On Sunday, the Chesapeake Bay Children and I took advantage of the warm weather and went to one of our county beaches. This is the one between Haven and Bethel; the road is called Aaron's Beach Road so
Sea glass is abundant at many of our local beaches. For the unacquainted, this is not your run-of-the-mill shard of trash glass. Rather this is older glass that has been rough-and-tumbled in the water, waves and sand for a long time until it is smooth, not sharp, and actually sort of pretty. Some people collect sea glass, and recently I declared myself to be one of those. A collector, not a piece of sea glass, although sometimes my mental capabilities remind me of a piece of sea glass.
Anyway, I was surprised to learn that some of the colors we frequently find--such as green and blue--are actually rather rare. I was also surprised to find that the Chesapeake Bay is known for its sea glass.
Here's what Wikipedia has to say about all this:
From Wikipedia, the free encyclopedia
Sea glass (also known as beach glass, mermaid's tears, lucky tears, and many other names) is glass found on beaches along oceans or large lakes that has been tumbled and smoothed by the water and sand, creating small pieces of smooth, frosted glass.
Sea glass is one of the very few cases of a valuable item being created from the actions of the environment on man-made litter.
The color of sea glass is determined by its original source. Most sea glass comes from bottles, but it can also come from jars, plates, windows, windshields, glasses, art, flasks, containers, and any other glass source that has found its way into the ocean. Some collectors also collect sea pottery.
The most common colors of sea glass are kelly green, brown, and clear. These colors come from bottles used by companies that sell beer, juices, and soft drinks. The clear or white glass comes from clear plates and glasses, windshields, windows, and assorted other sources.
Less common colors include jade, amber (from bottles for whiskey, medicine, spirits, and early bleach bottles), golden amber (mostly used for spirit bottles), lime green (from soda bottles during the 1960s), forest green, and soft blue (from soda bottles, medicine bottles, ink bottles, and fruit jars from the late 1800s and early 1900s, windows, and windshields.) These colors are found about once for every 25 to 100 pieces of sea glass found.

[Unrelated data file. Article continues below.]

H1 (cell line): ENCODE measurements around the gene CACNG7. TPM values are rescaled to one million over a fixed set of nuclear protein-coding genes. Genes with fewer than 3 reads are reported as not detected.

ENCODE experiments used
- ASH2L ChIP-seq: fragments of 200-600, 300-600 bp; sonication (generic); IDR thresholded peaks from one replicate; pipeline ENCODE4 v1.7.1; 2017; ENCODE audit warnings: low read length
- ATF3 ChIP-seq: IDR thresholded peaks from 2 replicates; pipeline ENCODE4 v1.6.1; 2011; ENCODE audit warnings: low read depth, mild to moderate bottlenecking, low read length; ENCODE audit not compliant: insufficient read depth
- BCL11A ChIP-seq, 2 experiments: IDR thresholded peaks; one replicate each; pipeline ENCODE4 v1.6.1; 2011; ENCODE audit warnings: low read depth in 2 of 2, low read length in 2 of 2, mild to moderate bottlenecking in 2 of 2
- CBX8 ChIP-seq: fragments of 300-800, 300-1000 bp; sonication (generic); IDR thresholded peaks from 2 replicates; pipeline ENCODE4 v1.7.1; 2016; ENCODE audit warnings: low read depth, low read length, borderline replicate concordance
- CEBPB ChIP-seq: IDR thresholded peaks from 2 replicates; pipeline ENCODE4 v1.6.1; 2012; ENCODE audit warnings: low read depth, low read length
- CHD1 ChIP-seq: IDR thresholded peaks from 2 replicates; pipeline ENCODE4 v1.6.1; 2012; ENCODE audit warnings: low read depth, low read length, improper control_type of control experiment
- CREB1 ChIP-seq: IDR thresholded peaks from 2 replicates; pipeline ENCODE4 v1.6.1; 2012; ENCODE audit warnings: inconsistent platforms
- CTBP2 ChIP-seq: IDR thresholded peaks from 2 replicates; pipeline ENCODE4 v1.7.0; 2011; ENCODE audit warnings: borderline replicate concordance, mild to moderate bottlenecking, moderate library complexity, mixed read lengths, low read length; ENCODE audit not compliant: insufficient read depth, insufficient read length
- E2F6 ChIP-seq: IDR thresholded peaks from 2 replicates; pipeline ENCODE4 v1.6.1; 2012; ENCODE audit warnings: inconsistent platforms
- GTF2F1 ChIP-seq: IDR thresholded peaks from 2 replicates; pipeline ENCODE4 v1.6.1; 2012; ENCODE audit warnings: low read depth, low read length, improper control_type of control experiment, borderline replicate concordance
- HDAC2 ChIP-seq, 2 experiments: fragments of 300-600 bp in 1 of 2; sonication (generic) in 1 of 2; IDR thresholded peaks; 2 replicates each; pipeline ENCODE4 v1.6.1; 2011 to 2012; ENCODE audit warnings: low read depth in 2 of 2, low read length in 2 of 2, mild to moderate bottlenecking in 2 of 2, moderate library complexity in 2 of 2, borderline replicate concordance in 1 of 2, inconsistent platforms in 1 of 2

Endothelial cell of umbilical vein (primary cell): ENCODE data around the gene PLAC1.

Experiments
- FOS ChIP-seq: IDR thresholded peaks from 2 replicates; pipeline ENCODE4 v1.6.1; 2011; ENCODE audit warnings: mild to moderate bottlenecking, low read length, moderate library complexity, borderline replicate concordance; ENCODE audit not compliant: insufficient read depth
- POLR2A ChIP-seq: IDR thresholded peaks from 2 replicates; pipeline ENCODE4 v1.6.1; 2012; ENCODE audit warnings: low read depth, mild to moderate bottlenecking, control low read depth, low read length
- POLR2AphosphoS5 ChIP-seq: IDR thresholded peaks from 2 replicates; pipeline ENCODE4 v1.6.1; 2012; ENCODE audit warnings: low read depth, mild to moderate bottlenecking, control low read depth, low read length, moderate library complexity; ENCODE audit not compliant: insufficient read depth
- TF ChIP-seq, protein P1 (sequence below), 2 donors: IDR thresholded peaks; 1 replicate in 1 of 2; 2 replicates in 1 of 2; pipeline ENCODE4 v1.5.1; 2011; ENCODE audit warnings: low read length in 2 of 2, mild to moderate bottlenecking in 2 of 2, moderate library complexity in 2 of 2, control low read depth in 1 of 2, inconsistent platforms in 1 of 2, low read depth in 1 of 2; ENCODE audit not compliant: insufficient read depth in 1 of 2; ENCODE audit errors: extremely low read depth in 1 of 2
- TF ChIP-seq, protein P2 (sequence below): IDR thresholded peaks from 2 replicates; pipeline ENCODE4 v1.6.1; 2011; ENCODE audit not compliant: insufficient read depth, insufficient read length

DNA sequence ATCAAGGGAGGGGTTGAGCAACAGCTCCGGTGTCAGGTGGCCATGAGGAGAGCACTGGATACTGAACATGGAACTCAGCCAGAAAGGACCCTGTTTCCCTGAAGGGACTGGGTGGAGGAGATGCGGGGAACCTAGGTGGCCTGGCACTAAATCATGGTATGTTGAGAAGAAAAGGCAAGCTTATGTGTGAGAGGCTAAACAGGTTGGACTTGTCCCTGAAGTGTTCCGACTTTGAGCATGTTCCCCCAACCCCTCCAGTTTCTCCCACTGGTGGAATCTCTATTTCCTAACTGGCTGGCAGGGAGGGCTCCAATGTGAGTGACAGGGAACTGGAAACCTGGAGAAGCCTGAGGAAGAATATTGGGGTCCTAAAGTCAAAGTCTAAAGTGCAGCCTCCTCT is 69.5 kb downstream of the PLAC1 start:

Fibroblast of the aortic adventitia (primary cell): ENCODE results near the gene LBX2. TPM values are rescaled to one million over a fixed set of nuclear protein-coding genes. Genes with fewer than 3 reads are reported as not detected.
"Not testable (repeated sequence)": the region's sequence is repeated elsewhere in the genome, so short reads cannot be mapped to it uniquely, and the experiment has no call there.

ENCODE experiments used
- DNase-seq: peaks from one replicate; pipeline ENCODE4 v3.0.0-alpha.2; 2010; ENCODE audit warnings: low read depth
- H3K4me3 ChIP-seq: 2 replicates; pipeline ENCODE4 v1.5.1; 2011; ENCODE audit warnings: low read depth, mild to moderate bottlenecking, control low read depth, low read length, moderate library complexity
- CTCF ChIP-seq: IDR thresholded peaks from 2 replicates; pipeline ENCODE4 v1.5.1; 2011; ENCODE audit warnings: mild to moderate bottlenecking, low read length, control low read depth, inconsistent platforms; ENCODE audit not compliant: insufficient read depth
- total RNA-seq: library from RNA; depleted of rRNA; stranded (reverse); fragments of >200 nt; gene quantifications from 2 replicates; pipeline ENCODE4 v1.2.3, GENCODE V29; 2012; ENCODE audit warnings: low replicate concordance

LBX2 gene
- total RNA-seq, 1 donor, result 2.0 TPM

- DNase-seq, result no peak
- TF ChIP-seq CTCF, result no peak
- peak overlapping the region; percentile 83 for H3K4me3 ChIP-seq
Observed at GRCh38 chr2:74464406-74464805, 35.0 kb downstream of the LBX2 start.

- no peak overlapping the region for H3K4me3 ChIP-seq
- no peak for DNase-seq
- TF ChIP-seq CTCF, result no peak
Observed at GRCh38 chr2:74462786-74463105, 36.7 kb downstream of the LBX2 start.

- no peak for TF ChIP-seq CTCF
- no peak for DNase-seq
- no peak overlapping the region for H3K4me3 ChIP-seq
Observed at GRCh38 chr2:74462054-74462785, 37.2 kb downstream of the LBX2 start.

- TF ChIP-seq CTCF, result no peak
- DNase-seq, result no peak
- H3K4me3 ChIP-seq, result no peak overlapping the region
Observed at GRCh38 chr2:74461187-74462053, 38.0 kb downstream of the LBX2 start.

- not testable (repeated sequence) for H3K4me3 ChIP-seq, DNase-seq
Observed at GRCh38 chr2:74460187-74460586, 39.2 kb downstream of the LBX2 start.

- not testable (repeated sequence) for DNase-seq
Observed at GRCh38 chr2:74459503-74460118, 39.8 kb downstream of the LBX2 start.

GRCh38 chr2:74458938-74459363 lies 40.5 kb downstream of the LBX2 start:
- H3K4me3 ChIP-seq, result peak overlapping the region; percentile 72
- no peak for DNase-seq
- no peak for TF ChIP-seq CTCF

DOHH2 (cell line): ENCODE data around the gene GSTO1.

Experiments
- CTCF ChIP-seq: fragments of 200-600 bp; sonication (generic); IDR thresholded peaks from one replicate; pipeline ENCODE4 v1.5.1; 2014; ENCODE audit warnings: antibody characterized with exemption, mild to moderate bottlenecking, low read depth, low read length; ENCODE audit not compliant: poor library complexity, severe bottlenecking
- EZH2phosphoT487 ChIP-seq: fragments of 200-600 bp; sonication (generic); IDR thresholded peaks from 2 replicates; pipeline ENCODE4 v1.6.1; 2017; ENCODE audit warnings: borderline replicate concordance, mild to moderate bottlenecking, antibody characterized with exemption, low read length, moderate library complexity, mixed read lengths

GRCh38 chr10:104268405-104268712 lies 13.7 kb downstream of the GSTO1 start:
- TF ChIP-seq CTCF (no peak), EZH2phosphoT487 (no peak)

Uncommon colors of sea glass include green, which comes primarily from early to mid-1900s Coca-Cola, Dr Pepper, and RC Cola bottles, as well as beer bottles. Soft green colors could come from bottles that were used for ink, fruit, and baking soda. These colors are found once in every 50 to 100 pieces.
Purple sea glass is very uncommon, as is citron, opaque white (from milk glass), cobalt and cornflower blue (from early Milk of Magnesia bottles, poison bottles, artwork, and Bromo-Seltzer and Vicks VapoRub containers), and aqua (from Ball Mason jars and 19th century glass bottles.) These colors are found once for every 200 to 1,000 pieces found.
Rare and extremely rare colors include gray, pink (often from Great Depression era plates), teal (often from Mateus wine bottles), black (older, very dark olive green glass), yellow (often from 1930s Vaseline containers), turquoise (from tableware and art glass), red (often from nautical lights, found once in every 5,000 pieces), and orange (the least common type of sea glass, found once in 10,000 pieces.) These colors are found once for every 1,000 to 10,000 pieces collected. Some of the black glass is quite old, originating from thick eighteenth-century gin, beer and wine bottles.
Like gathering shells or stones, collecting sea glass is a hobby among beach-goers and beachcombers, and many enjoy filling decorative jars or making jewelry from their finds. Hobbyists both enjoy searching for and collecting sea glass, as well as identifying its original origins.
Sea glass can be found all over the world, but the beaches of the Northeast United States, Mexico,Hawaii, Puerto Rico, Maine, Nova Scotia, The Chesapeake Bay, California, and Southern Spain are famous for sea glass. The best times to look are during spring tides and perigean and proxigean tides, and during the first low tide after a storm.
Beach glass, as it is called on inland lakes, such as the Great Lakes, is similar to sea glass. However, this glass is weathered by sand and tidal action and not by the saline waters where sea glass is found
The Chesapeake Bay Children and I found about six pieces of green sea glass the other day. The way I figure it, I ought to be able to retire before too long. My figuring skills are not exactly my strong suit, though. See previous statement about the similarities between sea glass and my mental faculties.